My theory is that some reports just look at “obesity” with a BMI of over 30, and don’t get into the finer categories of 35-40 or greater than 40. Similarly with kids they look at BMI for Age above the 97th percentile, but don’t fine tune how many standards of deviation they are from the norm/50th percentile. Some kids BMI for Age is way off the charts.

    Anyway, as we know BMI is a very poor measure of fatness and of fitness, let alone health (stress, social, etc). I wish there was a “waist for height” growth chart :)

    Oh well, BMI is what we’ve got.

    Hopefully this study — when they looked at kids — corrected for whatever growth charts were used, and whether self-reported or measured data was used. Mark Tremblay in Canada has shown how skewed stats on BMI can be if they compare apples to oranges (or should I say apples to pears?).

  • Joe

    If the BMI scale is not giving an accurate picture of overweight and obesity (let alone health) then why is it the measure of record.

    This is part of the insanity that is the health establishment/public health/government health. They can move the goal post at will, set the rules at will, change the rules at will then deride us for breaking their rules. It is a weapon of mass distortion!

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  • http://drjohnlapuma.com Dr John La Puma (@johnlapuma)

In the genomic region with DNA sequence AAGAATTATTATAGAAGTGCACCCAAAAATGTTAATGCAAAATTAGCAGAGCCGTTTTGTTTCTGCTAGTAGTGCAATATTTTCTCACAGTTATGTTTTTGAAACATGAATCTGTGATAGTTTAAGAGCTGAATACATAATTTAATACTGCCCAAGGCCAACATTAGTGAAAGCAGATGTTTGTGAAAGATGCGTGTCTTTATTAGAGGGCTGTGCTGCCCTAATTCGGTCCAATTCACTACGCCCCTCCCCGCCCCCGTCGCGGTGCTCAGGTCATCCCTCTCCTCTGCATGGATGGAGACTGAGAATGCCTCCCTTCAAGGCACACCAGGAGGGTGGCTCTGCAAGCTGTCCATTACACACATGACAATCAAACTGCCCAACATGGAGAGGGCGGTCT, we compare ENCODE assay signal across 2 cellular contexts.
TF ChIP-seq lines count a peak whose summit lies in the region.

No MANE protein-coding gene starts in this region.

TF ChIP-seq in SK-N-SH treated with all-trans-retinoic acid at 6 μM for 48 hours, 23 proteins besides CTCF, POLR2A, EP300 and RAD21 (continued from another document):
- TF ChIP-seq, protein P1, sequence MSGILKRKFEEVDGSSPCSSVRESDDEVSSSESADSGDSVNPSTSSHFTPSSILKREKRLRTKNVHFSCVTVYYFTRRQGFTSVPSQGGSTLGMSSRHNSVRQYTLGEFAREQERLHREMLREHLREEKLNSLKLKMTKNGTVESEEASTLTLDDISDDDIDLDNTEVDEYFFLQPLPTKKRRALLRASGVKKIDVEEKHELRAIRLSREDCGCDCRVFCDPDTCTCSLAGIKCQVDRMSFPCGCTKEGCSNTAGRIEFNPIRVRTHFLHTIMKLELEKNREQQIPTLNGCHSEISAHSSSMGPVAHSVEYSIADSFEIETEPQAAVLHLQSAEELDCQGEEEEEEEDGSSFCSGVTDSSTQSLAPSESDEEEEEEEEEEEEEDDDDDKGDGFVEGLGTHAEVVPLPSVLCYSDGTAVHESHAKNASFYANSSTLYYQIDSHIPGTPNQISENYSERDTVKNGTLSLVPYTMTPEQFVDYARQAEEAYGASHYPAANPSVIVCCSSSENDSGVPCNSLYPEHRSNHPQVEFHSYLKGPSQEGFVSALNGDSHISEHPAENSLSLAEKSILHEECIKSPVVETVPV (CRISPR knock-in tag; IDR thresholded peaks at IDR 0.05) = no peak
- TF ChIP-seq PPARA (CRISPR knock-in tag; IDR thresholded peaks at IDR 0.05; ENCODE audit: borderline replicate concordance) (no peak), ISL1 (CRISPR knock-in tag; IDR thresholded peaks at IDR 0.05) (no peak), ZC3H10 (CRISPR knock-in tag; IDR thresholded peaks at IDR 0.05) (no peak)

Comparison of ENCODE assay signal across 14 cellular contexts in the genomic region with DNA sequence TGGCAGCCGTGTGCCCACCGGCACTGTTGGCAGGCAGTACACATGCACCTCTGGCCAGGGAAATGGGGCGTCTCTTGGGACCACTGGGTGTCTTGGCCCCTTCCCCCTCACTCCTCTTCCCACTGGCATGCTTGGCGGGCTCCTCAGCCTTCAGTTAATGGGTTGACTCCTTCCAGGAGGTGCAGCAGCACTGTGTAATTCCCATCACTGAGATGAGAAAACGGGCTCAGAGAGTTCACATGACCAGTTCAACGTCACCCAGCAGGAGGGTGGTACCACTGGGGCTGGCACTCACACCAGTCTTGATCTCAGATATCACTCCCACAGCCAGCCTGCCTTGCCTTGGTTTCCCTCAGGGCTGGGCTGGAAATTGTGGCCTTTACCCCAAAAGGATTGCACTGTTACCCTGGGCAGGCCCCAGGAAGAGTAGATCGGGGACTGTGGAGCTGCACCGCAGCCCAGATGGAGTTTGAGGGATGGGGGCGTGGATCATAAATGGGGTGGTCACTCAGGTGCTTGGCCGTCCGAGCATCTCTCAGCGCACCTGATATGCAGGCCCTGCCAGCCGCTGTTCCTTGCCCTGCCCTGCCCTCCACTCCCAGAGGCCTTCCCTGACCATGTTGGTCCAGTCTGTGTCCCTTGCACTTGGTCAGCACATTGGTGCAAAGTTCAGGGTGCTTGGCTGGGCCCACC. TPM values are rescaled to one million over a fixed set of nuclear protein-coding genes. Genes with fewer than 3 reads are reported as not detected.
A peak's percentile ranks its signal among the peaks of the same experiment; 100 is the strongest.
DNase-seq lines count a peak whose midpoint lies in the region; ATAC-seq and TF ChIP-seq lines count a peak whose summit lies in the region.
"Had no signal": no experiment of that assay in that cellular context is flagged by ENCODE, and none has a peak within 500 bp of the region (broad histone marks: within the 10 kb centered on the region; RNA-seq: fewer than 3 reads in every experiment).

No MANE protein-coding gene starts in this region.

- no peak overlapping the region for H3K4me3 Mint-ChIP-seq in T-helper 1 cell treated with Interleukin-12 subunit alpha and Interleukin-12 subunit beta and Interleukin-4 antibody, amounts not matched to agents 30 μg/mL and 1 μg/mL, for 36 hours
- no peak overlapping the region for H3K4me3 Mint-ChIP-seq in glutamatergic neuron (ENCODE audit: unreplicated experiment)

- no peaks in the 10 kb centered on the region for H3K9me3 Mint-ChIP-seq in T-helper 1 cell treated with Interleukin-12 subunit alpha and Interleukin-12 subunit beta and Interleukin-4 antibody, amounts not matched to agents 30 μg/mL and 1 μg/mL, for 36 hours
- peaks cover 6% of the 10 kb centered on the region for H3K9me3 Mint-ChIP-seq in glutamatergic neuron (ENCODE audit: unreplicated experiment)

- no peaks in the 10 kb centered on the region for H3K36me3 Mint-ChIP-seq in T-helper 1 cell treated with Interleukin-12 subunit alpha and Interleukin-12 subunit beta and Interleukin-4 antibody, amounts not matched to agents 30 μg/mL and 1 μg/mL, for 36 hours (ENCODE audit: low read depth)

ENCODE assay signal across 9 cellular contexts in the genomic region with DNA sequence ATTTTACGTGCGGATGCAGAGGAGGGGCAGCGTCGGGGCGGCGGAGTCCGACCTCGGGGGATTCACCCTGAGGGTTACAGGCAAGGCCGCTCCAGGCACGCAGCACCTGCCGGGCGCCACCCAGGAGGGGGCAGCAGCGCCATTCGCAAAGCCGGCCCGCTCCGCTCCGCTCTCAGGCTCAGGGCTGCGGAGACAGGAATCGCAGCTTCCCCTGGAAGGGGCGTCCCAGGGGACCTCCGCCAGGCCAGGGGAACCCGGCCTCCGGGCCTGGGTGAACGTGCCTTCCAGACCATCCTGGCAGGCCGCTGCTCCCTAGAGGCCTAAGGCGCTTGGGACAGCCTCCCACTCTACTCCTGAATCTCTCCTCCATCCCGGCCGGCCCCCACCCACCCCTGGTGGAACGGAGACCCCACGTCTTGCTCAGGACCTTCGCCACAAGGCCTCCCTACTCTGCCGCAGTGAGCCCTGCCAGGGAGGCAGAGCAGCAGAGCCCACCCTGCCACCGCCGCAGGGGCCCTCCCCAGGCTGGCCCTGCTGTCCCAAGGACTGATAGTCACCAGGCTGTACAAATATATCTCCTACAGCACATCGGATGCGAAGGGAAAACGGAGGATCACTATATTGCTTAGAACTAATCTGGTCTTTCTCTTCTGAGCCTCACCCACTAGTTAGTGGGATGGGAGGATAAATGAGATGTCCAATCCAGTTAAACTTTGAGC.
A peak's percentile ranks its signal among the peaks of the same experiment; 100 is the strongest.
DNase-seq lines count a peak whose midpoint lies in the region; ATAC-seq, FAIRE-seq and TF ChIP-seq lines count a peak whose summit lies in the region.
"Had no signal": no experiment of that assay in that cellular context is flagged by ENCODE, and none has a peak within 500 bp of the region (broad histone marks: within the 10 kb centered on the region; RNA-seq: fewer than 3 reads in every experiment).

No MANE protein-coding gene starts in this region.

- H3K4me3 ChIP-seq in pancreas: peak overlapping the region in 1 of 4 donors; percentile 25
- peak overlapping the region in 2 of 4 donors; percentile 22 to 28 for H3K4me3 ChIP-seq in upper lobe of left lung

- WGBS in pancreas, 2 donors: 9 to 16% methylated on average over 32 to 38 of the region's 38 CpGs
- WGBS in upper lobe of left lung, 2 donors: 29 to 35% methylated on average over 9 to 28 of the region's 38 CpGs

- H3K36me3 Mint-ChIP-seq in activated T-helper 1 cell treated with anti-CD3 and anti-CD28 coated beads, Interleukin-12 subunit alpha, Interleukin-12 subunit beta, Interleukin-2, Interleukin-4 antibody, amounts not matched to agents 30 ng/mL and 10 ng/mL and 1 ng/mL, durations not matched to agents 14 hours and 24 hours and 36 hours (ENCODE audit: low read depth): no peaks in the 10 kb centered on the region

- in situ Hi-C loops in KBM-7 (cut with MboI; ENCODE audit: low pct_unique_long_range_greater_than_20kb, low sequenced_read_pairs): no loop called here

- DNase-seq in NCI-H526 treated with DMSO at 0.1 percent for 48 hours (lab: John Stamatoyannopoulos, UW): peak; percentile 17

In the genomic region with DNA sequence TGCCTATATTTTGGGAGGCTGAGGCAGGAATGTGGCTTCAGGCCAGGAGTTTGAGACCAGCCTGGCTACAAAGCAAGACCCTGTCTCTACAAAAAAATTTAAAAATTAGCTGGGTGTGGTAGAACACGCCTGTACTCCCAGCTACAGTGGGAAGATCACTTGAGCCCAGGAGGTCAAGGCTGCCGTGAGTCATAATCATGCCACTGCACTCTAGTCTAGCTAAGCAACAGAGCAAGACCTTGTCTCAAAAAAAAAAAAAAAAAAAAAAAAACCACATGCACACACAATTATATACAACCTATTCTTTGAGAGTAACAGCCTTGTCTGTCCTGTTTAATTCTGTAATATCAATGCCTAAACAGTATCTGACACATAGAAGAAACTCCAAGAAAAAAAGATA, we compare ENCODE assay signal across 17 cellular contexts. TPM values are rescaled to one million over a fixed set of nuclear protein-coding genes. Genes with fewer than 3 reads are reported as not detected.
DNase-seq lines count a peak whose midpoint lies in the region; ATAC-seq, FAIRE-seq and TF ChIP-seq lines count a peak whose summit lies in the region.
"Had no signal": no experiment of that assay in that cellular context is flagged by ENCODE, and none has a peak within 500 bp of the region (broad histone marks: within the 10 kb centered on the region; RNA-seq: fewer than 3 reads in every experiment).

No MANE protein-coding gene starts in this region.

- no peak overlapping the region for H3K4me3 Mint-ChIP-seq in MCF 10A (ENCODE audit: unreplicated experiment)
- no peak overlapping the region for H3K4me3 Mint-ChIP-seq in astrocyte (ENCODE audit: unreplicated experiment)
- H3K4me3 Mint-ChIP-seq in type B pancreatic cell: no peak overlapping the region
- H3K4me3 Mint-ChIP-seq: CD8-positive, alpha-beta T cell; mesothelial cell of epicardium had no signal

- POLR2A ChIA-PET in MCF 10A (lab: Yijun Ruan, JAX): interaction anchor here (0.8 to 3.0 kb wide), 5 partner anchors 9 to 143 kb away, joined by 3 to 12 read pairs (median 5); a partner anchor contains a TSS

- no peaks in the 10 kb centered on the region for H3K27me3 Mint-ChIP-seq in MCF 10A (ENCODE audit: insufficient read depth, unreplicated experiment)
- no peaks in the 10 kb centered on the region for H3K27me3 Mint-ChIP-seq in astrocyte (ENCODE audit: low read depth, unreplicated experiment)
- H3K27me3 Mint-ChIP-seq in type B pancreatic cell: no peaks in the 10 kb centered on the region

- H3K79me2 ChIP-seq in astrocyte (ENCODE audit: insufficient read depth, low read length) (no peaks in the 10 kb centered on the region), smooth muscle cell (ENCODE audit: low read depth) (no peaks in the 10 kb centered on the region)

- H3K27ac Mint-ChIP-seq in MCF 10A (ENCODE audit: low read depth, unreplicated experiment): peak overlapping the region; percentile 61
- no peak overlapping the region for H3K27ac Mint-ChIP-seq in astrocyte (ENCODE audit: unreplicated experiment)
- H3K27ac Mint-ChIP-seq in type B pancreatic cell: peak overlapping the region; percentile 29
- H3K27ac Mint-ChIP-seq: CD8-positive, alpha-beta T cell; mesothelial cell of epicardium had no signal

Actually, obesity rates increased significantly among men in general, not just boys, from 1999 until 2010.

    Men are half the population, though not the half for whom diet books, plans and programs are written.

    Obesity went up in men from 27.5% in 1999 to 35.5% in 2009-10.

    I wonder if men are more affected by environmental endocrine disruptors than women, and boys than girls. I know men handle food differently and need a different approach behaviorally and in diet.

  • Laura

    Echoing others, I think men are less likely to be aware, or admit, the connection between food and health for themselves. And the relationship between foodies and hipsters that’s exploded in recent years includes many young men who are now eating artisanal doughnuts, single-origin lattes, handmade chocolate bars, heirloom cheeses, and organic bacon wrapped around everything. I think there’s a perception that if it’s artisanal or organic, it’s not as bad for you. (Wish that were true!)

  • NYVegan

    Three additional (and highly speculative) thoughts:
    The population of boys in the 12-19 year age range is heavily weighted (no pun intended) toward public school age. The USDA’s influence (i.e., subsidized foods, guidelines, etc.) on school lunch composition may have changed, but you will know about this better than anyone.
    Regarding the rest of the population, red meat consumption has actually declined (yea!), whether because of health concerns or financial difficulties.
    All Americans, and perhaps young boys in particular, are more sedentary. Riding the subway, I was amazed at how many people were experiencing their own reality, talking on their cell phones, playing video games, or working on their computers. Young boys are possibly most susceptible to this trend, at the expense of exercise.